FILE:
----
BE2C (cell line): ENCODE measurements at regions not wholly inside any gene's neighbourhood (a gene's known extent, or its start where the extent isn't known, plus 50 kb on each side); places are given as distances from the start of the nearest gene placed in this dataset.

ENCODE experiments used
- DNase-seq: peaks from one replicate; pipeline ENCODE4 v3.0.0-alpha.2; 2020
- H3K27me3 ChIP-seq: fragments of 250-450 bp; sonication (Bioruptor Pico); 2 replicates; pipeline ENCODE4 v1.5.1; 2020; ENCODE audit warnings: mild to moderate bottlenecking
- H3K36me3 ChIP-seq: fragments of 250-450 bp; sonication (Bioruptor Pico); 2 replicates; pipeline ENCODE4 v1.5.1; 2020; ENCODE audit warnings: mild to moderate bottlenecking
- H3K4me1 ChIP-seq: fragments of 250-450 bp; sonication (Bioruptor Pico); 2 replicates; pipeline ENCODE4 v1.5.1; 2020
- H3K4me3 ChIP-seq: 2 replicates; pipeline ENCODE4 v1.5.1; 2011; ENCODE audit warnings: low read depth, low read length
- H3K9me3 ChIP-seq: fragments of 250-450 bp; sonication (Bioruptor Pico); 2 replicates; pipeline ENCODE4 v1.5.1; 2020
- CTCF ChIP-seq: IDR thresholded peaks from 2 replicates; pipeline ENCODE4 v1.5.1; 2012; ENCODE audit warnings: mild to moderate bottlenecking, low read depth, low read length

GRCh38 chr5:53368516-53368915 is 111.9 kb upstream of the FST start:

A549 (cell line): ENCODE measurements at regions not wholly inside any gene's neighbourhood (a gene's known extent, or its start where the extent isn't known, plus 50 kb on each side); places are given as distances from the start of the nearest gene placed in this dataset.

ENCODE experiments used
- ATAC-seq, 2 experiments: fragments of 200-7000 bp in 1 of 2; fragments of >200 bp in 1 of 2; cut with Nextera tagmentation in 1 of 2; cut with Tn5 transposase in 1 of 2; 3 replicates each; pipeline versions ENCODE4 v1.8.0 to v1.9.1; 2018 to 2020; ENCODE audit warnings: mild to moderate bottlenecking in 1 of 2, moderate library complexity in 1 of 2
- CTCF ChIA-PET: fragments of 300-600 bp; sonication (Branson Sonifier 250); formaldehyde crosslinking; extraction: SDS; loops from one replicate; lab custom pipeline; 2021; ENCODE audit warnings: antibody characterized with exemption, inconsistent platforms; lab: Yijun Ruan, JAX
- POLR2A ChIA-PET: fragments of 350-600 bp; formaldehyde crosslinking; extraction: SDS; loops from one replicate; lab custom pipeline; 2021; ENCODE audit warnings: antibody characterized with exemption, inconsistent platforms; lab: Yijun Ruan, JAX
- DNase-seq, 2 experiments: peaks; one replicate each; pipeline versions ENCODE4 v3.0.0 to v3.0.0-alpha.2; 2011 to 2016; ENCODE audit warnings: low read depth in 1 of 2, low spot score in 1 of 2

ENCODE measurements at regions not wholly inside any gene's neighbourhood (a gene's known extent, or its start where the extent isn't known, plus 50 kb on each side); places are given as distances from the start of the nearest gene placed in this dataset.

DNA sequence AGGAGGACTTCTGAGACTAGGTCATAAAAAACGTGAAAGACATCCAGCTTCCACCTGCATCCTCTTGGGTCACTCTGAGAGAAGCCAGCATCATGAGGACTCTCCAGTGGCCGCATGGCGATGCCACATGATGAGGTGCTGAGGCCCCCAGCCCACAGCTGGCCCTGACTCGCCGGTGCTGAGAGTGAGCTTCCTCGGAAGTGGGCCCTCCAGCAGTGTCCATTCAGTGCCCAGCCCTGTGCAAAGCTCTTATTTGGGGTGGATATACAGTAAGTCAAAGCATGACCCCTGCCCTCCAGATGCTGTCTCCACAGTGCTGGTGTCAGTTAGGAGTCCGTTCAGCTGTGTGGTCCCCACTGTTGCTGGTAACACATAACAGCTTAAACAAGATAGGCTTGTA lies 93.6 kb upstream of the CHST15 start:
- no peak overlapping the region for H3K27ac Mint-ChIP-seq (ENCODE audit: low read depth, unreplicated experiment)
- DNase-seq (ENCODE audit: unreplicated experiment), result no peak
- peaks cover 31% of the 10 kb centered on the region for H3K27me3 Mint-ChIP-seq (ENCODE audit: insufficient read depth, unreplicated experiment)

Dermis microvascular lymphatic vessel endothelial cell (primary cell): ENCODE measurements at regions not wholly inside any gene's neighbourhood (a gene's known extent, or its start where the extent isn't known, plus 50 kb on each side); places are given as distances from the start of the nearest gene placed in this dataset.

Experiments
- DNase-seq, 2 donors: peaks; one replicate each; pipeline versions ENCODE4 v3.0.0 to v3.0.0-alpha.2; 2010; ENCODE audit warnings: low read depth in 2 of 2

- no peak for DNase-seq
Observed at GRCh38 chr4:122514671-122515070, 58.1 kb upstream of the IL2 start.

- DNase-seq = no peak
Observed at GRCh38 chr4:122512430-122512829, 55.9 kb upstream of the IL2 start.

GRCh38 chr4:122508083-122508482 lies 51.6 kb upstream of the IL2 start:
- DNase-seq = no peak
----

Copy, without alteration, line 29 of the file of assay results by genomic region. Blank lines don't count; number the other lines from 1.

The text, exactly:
GRCh38 chr4:122508083-122508482 lies 51.6 kb upstream of the IL2 start: